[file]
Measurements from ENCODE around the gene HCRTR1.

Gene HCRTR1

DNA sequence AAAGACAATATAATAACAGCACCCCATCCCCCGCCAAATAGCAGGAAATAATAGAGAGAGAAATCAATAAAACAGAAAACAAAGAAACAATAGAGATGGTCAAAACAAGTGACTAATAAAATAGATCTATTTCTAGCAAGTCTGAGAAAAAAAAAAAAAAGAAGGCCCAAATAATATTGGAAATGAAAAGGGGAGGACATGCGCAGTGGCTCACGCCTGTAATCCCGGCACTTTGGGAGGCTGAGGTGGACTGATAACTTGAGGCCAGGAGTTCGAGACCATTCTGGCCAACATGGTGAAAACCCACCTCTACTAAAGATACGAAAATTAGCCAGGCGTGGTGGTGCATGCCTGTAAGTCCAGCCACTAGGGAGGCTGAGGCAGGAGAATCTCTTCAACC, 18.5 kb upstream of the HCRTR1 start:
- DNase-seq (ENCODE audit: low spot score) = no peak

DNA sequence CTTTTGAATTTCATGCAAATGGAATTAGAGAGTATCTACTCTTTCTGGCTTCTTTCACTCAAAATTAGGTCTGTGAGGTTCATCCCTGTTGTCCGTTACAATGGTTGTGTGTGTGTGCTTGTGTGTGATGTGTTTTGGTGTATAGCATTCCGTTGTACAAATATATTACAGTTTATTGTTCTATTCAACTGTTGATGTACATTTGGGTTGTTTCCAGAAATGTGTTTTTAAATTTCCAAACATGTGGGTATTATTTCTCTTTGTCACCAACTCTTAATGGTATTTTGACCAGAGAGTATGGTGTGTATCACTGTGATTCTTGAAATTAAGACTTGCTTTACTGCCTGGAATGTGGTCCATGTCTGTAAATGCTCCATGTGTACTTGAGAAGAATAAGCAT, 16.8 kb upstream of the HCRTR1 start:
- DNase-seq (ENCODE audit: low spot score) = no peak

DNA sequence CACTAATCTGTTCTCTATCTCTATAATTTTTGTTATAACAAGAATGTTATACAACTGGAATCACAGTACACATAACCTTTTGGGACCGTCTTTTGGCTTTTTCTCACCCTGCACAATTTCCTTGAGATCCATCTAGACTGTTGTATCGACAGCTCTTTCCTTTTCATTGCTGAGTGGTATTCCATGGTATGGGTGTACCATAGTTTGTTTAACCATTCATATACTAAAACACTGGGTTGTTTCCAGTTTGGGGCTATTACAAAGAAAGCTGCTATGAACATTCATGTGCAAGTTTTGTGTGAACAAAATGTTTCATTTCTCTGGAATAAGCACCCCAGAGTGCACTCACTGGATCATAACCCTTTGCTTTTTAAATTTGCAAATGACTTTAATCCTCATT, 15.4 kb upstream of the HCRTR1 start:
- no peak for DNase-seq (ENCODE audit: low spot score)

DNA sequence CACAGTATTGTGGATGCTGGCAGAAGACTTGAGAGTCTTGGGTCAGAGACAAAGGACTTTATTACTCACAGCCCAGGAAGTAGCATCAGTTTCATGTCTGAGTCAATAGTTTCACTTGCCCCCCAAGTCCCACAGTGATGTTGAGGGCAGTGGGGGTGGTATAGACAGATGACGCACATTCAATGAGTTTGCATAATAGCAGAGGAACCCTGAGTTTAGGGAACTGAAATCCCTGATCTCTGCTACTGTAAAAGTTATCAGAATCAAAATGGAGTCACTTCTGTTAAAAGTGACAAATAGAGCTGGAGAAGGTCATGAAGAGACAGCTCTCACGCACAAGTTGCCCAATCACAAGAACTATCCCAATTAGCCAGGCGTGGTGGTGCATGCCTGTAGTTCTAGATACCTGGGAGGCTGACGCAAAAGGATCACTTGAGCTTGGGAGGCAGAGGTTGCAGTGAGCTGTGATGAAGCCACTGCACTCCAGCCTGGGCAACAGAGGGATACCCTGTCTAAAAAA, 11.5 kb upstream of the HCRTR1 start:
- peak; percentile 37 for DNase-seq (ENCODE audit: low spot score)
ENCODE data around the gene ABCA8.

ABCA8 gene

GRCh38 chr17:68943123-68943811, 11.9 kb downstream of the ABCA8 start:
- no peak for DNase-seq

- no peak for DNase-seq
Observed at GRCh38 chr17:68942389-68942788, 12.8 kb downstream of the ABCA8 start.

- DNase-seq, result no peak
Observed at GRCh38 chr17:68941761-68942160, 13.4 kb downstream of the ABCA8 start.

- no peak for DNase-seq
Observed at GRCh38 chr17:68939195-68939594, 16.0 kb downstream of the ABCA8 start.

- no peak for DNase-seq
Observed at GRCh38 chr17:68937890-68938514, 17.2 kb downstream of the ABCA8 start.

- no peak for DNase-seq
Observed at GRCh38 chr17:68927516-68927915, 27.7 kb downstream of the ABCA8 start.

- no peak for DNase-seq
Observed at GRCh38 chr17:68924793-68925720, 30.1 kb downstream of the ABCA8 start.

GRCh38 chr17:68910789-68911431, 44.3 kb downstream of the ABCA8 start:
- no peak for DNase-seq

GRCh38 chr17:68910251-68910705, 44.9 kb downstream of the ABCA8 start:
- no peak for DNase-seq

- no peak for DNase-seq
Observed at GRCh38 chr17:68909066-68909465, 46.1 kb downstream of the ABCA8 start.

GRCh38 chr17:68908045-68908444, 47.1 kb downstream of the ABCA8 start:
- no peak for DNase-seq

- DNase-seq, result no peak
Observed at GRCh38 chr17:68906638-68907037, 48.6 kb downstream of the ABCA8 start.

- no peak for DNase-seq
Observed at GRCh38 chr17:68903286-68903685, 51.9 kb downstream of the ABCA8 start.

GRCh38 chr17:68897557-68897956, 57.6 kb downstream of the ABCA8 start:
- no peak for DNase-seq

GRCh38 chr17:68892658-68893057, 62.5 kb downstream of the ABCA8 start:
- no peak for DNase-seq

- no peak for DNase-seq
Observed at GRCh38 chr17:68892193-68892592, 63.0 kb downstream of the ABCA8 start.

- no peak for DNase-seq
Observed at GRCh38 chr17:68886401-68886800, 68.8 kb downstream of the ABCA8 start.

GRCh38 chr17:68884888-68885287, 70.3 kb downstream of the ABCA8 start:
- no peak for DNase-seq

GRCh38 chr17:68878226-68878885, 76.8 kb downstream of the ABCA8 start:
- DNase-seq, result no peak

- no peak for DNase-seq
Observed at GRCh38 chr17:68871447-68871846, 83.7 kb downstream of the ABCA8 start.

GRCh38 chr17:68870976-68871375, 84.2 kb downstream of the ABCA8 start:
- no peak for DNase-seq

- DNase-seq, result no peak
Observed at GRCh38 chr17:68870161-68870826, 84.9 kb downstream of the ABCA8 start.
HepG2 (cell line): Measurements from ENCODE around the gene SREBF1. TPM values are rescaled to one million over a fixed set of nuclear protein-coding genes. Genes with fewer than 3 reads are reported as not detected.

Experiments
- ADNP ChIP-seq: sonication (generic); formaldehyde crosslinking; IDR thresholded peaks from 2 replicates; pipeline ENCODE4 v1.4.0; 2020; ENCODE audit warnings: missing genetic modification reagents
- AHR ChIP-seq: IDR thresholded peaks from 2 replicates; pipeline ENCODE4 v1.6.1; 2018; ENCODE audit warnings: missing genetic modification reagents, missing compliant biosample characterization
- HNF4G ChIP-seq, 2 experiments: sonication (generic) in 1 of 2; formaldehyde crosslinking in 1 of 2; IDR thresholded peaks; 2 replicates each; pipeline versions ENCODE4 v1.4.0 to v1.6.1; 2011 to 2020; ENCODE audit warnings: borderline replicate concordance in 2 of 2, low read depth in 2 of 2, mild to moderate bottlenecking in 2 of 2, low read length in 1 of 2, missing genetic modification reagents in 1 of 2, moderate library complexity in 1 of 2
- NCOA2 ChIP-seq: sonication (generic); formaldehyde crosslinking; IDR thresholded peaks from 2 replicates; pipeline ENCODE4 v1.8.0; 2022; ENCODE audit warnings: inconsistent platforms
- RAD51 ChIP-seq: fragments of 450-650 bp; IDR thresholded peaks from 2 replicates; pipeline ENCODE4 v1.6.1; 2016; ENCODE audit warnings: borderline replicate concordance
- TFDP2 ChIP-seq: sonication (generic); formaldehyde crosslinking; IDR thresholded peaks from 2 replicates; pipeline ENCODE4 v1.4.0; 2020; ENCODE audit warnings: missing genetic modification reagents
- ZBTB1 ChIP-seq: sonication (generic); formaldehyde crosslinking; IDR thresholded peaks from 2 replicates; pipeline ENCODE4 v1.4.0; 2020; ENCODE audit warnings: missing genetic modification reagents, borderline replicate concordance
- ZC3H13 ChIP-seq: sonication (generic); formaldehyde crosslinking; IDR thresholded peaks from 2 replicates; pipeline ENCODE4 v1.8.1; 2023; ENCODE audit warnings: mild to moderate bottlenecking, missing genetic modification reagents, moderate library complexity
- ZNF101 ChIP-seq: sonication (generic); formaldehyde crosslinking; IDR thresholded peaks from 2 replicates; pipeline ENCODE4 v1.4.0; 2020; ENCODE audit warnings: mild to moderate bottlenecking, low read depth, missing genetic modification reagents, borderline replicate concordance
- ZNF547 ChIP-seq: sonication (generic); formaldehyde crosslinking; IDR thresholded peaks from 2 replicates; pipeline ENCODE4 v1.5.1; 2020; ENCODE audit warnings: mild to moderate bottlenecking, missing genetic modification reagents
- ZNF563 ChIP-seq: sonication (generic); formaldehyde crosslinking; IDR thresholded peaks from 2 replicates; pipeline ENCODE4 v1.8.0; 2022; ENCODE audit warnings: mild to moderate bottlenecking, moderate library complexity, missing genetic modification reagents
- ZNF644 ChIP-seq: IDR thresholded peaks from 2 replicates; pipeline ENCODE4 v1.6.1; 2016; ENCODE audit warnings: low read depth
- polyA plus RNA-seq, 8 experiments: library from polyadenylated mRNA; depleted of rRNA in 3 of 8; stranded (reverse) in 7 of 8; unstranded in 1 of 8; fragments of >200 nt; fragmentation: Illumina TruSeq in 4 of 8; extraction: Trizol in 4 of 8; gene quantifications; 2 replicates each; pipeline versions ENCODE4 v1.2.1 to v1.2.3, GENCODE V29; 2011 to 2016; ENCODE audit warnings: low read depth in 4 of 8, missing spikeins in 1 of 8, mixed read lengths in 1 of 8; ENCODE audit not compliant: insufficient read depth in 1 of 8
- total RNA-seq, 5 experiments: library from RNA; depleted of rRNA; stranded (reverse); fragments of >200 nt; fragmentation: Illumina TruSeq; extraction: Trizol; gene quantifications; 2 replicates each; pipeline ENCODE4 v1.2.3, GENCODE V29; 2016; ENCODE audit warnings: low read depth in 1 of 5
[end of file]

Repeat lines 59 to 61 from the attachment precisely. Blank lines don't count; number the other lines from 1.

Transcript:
- ADNP ChIP-seq: sonication (generic); formaldehyde crosslinking; IDR thresholded peaks from 2 replicates; pipeline ENCODE4 v1.4.0; 2020; ENCODE audit warnings: missing genetic modification reagents
- AHR ChIP-seq: IDR thresholded peaks from 2 replicates; pipeline ENCODE4 v1.6.1; 2018; ENCODE audit warnings: missing genetic modification reagents, missing compliant biosample characterization
- HNF4G ChIP-seq, 2 experiments: sonication (generic) in 1 of 2; formaldehyde crosslinking in 1 of 2; IDR thresholded peaks; 2 replicates each; pipeline versions ENCODE4 v1.4.0 to v1.6.1; 2011 to 2020; ENCODE audit warnings: borderline replicate concordance in 2 of 2, low read depth in 2 of 2, mild to moderate bottlenecking in 2 of 2, low read length in 1 of 2, missing genetic modification reagents in 1 of 2, moderate library complexity in 1 of 2